Without realizing it, when people hear the word “church,” they usually imagine a meta institution with clear organizational or ideological boundaries, akin to a government or global corporation. Worse, in our various expressions of Christianity, one way or another, we tend to operate as such. Whether attempting to control the world through ideology, or to market ourselves for institutional gain, our understanding of church rebels against the Lord’s teaching. As disciples of Scripture, our duty, according to St. Paul, is to refresh our minds, supplanting our idolatrous notions of institution with the literary context imposed by the Bible. For Paul, who invites his addressees to hear him “according to the Scriptures,” the reference for “church” is something far less glamorous than the powerful institutions idolized by human beings. A church, in Scripture, is akin to a shepherd’s flock, and Paul himself is the slave, not of a powerful institution, but of a Shepherd who gave his life for his sheep. Richard and Fr. Marc conclude their study of 1 Corinthians.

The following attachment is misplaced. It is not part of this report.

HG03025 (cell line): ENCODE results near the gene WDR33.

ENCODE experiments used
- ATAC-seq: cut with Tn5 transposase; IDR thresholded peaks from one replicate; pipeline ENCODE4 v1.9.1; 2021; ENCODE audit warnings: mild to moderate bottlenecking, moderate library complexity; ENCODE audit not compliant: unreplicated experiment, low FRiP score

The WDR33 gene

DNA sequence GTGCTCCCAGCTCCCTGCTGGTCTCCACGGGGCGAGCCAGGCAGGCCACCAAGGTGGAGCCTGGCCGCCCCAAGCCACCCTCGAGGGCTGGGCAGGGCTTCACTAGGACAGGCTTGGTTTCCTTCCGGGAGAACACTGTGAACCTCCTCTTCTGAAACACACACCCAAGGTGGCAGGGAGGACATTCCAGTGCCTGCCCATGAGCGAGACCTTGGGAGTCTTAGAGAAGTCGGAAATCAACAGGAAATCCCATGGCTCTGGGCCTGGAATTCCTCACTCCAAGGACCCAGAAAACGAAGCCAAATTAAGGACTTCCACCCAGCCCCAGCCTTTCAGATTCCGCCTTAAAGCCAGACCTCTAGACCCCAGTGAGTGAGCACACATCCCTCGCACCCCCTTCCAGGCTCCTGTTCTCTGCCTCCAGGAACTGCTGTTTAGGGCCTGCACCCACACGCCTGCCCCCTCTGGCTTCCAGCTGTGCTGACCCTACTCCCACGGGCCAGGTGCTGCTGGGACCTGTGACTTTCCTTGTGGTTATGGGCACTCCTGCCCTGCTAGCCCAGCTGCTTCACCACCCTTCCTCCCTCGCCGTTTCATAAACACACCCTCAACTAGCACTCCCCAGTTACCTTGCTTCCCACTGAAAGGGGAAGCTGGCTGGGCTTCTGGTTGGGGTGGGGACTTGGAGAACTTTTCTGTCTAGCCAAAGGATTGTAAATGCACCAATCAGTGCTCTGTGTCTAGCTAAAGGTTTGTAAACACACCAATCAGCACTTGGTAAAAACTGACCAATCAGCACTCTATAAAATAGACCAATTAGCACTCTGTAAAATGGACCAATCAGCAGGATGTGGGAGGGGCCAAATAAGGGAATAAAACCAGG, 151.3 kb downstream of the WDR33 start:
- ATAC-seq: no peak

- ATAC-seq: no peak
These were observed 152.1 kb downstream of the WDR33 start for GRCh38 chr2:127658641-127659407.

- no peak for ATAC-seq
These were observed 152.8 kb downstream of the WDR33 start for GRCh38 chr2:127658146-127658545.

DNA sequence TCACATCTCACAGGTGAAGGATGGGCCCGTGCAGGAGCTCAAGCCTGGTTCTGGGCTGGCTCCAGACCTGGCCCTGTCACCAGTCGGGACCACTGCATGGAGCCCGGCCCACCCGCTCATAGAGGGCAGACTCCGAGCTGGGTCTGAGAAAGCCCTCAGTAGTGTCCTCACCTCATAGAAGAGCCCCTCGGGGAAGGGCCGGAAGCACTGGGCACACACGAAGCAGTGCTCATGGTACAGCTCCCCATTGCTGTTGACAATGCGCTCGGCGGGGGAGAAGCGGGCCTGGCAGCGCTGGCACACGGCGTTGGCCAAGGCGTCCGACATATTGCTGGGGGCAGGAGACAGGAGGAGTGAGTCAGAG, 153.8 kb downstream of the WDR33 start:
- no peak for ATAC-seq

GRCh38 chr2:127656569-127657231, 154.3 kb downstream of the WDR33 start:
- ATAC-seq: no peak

(Episode 121; 1 Corinthians 14:29-58); Subscribe: http://feedpress.me/the-bible-as-literature; “Floating Cities” Kevin MacLeod (incompetech.com) Licensed under Creative Commons: By Attribution 3.0 License http:// creativecommons .org/ licenses /by/3.0/)